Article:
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Journal of Biomedicine and Biotechnology
Volume 2012, Article ID 921617, 12 pages
Research Article

An In Vivo Rabbit Model for the Evaluation of Antimicrobial Peripherally Inserted Central Catheter to Reduce Microbial Migration and Colonization as Compared to an Uncoated PICC

1Innovotech Inc., Suite 101, 2011 94th Street, Edmonton, AB, Canada T6N 1H1
2Research and Development Department, Teleflex Medical Incorporated, 2400 Bernville Road, Reading, PA 19605, USA
3Department of Biomedical Engineering, University of Alberta, Edmonton, AB, Canada T6G 2V2

Received 9 January 2012; Accepted 6 May 2012

Academic Editor: Oreste Gualillo

Copyright © 2012 Nicholas D. Allan et al. This is an open access article distributed under the Creative Commons Attribution License, which permits unrestricted use, distribution, and reproduction in any medium, provided the original work is properly cited.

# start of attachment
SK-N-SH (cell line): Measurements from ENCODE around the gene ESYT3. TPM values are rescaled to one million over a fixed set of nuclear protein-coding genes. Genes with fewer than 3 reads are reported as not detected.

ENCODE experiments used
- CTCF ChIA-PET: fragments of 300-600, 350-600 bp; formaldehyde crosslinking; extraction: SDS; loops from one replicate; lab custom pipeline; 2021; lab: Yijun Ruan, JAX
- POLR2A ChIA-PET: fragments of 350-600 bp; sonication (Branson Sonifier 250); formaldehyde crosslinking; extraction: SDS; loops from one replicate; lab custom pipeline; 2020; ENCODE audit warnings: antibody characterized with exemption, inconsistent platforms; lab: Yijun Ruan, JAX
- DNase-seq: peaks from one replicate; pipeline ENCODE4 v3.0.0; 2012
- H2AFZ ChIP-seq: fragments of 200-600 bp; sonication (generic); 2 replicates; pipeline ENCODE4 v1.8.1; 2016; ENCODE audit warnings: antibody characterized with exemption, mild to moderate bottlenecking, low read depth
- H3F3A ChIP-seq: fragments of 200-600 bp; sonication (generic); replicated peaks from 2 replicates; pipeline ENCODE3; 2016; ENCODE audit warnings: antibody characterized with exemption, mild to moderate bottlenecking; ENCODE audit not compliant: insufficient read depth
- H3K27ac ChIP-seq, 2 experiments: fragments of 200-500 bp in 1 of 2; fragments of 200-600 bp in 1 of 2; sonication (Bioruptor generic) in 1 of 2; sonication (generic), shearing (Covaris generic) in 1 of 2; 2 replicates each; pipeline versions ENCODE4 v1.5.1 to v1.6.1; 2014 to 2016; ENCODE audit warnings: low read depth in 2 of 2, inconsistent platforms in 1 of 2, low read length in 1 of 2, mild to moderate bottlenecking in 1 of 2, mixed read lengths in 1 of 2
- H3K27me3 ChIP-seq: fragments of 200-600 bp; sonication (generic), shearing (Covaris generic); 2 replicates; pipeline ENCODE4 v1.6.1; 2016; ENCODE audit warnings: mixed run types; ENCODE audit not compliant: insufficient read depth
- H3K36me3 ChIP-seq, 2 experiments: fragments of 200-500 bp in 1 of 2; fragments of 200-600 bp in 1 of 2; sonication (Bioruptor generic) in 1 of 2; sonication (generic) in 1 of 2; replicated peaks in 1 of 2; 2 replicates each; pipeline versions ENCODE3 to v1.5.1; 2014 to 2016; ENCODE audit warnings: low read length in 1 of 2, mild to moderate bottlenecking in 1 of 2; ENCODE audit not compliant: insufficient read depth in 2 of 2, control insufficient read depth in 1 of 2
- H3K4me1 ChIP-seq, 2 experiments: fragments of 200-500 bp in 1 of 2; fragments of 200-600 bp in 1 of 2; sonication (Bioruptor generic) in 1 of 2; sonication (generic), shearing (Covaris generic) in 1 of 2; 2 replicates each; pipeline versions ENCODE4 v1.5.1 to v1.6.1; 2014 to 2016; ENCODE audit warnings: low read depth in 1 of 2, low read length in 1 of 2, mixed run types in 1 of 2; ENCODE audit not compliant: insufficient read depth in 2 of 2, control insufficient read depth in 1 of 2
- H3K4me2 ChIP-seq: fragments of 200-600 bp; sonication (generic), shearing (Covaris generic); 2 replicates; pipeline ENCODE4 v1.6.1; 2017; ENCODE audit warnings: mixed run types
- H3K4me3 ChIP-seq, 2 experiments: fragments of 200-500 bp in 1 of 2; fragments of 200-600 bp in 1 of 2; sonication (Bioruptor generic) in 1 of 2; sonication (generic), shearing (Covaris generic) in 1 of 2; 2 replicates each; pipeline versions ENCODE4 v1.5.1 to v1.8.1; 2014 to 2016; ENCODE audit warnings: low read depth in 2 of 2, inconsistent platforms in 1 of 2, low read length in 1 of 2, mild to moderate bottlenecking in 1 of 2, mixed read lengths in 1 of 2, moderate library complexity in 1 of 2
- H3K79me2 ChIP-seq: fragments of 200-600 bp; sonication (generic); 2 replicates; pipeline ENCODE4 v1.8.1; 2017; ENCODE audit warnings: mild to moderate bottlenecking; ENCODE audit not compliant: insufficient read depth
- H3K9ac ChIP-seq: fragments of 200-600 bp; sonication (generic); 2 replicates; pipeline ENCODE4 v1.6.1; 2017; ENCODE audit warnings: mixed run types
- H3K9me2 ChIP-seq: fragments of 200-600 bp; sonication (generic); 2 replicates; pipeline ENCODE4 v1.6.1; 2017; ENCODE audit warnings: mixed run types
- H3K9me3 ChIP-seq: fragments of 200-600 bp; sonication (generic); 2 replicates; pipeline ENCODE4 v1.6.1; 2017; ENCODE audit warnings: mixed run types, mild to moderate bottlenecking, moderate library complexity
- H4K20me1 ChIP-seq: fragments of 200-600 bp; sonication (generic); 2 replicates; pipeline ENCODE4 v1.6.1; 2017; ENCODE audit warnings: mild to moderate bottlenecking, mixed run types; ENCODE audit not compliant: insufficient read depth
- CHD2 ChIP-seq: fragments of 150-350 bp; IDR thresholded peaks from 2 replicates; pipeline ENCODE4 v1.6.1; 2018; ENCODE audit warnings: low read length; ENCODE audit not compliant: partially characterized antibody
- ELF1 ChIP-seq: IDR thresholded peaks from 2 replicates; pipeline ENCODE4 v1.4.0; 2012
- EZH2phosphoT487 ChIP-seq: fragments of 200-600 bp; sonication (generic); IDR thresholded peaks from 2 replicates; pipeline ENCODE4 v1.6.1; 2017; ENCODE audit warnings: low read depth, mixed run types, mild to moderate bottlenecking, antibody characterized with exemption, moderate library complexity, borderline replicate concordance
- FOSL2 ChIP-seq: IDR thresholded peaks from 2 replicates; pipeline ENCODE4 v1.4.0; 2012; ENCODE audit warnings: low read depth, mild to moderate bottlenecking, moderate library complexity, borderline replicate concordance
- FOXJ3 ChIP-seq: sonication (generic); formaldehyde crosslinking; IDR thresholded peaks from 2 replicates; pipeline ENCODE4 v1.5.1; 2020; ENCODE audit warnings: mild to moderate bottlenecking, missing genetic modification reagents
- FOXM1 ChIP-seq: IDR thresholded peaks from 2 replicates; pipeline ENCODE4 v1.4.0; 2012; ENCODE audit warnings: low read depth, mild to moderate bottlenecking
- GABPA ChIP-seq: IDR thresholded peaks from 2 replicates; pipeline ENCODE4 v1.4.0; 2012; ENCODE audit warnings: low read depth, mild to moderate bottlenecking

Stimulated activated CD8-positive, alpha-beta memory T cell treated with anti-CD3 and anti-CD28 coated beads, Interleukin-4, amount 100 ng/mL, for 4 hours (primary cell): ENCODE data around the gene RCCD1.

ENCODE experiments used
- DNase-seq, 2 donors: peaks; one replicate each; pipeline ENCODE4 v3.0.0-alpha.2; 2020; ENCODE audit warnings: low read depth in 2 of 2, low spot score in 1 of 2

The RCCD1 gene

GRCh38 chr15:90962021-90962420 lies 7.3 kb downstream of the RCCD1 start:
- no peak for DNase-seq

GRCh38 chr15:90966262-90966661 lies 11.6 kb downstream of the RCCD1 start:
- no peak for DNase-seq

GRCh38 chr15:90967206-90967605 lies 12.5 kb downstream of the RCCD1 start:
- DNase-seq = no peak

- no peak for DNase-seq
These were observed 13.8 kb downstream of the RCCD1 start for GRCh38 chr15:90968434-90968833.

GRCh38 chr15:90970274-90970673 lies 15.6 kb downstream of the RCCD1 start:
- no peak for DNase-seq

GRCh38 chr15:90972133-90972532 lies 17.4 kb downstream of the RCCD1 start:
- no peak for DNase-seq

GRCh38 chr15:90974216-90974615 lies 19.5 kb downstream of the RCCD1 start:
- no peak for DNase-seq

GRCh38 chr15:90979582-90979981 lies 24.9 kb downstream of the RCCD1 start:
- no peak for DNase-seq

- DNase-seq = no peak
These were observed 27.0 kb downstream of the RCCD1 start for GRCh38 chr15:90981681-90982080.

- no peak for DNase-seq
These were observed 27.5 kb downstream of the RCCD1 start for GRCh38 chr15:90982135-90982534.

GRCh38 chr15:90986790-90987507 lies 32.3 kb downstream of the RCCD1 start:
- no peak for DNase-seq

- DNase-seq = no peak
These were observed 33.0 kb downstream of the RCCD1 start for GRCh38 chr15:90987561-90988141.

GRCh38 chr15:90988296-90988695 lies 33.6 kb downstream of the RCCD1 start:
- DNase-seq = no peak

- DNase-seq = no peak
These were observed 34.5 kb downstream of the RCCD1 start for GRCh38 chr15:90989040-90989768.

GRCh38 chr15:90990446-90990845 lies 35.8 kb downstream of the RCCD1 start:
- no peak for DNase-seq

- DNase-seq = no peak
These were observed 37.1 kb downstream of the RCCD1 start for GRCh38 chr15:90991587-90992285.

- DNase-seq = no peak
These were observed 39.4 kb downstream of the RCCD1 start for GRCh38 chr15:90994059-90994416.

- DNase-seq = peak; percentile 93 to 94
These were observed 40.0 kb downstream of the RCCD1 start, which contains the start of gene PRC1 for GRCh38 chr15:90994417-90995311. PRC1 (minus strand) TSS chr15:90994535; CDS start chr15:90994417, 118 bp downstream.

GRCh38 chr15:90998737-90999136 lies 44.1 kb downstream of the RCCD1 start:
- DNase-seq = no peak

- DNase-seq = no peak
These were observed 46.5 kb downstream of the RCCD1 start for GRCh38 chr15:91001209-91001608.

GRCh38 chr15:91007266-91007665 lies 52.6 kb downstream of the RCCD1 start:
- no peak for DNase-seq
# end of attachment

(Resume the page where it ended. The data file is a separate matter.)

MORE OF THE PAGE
Infection is the leading complication associated with intravascular devices, and these infections develop when a catheter becomes colonized by microorganisms. To combat this issue, medical device manufacturers seek to provide healthcare facilities with antimicrobial medical devices to prevent or reduce the colonization. In order to adequately evaluate these devices, an in vivo model is required to accurately assess the performance of the antimicrobial devices in a clinical setting. The model presented herein was designed to provide a simulation of the subcutaneous tunnel environment to evaluate the ability of an antimicrobial peripherally inserted central catheter (PICC), coated with chlorhexidine based technology, to reduce microbial migration and colonization compared to an uncoated PICC. Three samples of control, uncoated PICCs and three samples of coated PICCs were surgically tunneled into the backs of female New Zealand White rabbits. The insertion sites were then challenged with Staphylococcus aureus at the time of implantation. Animals were evaluated out to thirty days and sacrificed. Complete en bloc dissection and evaluation of the catheter and surrounding tissue demonstrated that the chlorhexidine coated catheter was able to significantly reduce microbial colonization and prevent microbial migration as compared to the standard, un-treated catheter.